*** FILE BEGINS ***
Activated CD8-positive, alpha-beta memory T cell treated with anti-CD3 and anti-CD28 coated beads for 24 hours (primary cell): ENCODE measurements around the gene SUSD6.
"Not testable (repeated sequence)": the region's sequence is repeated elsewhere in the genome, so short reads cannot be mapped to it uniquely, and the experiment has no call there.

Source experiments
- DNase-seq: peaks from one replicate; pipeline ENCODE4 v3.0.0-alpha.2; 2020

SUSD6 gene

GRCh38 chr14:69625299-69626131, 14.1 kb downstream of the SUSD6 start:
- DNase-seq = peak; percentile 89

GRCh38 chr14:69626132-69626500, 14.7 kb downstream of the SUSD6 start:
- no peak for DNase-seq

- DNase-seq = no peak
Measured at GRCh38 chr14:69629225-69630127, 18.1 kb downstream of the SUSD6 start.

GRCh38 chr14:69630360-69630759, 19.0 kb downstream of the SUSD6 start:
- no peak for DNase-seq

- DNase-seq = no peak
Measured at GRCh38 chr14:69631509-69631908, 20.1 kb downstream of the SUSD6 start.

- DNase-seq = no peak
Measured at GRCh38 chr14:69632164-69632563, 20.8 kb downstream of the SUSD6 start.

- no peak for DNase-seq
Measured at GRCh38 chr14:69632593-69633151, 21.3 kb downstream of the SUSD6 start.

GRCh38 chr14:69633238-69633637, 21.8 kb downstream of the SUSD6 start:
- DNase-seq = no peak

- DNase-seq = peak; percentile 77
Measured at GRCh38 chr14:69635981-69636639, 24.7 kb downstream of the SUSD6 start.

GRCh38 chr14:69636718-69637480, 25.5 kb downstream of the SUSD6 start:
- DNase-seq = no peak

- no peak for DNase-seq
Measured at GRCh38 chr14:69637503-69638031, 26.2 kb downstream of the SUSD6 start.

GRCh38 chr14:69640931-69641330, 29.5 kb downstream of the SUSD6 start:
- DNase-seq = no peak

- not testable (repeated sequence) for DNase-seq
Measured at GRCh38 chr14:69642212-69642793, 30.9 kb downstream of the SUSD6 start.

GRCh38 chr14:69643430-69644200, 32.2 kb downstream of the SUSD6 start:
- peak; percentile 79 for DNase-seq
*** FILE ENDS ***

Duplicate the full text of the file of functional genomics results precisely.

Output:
Activated CD8-positive, alpha-beta memory T cell treated with anti-CD3 and anti-CD28 coated beads for 24 hours (primary cell): ENCODE measurements around the gene SUSD6.
"Not testable (repeated sequence)": the region's sequence is repeated elsewhere in the genome, so short reads cannot be mapped to it uniquely, and the experiment has no call there.

Source experiments
- DNase-seq: peaks from one replicate; pipeline ENCODE4 v3.0.0-alpha.2; 2020

SUSD6 gene

GRCh38 chr14:69625299-69626131, 14.1 kb downstream of the SUSD6 start:
- DNase-seq = peak; percentile 89

GRCh38 chr14:69626132-69626500, 14.7 kb downstream of the SUSD6 start:
- no peak for DNase-seq

- DNase-seq = no peak
Measured at GRCh38 chr14:69629225-69630127, 18.1 kb downstream of the SUSD6 start.

GRCh38 chr14:69630360-69630759, 19.0 kb downstream of the SUSD6 start:
- no peak for DNase-seq

- DNase-seq = no peak
Measured at GRCh38 chr14:69631509-69631908, 20.1 kb downstream of the SUSD6 start.

- DNase-seq = no peak
Measured at GRCh38 chr14:69632164-69632563, 20.8 kb downstream of the SUSD6 start.

- no peak for DNase-seq
Measured at GRCh38 chr14:69632593-69633151, 21.3 kb downstream of the SUSD6 start.

GRCh38 chr14:69633238-69633637, 21.8 kb downstream of the SUSD6 start:
- DNase-seq = no peak

- DNase-seq = peak; percentile 77
Measured at GRCh38 chr14:69635981-69636639, 24.7 kb downstream of the SUSD6 start.

GRCh38 chr14:69636718-69637480, 25.5 kb downstream of the SUSD6 start:
- DNase-seq = no peak

- no peak for DNase-seq
Measured at GRCh38 chr14:69637503-69638031, 26.2 kb downstream of the SUSD6 start.

GRCh38 chr14:69640931-69641330, 29.5 kb downstream of the SUSD6 start:
- DNase-seq = no peak

- not testable (repeated sequence) for DNase-seq
Measured at GRCh38 chr14:69642212-69642793, 30.9 kb downstream of the SUSD6 start.

GRCh38 chr14:69643430-69644200, 32.2 kb downstream of the SUSD6 start:
- peak; percentile 79 for DNase-seq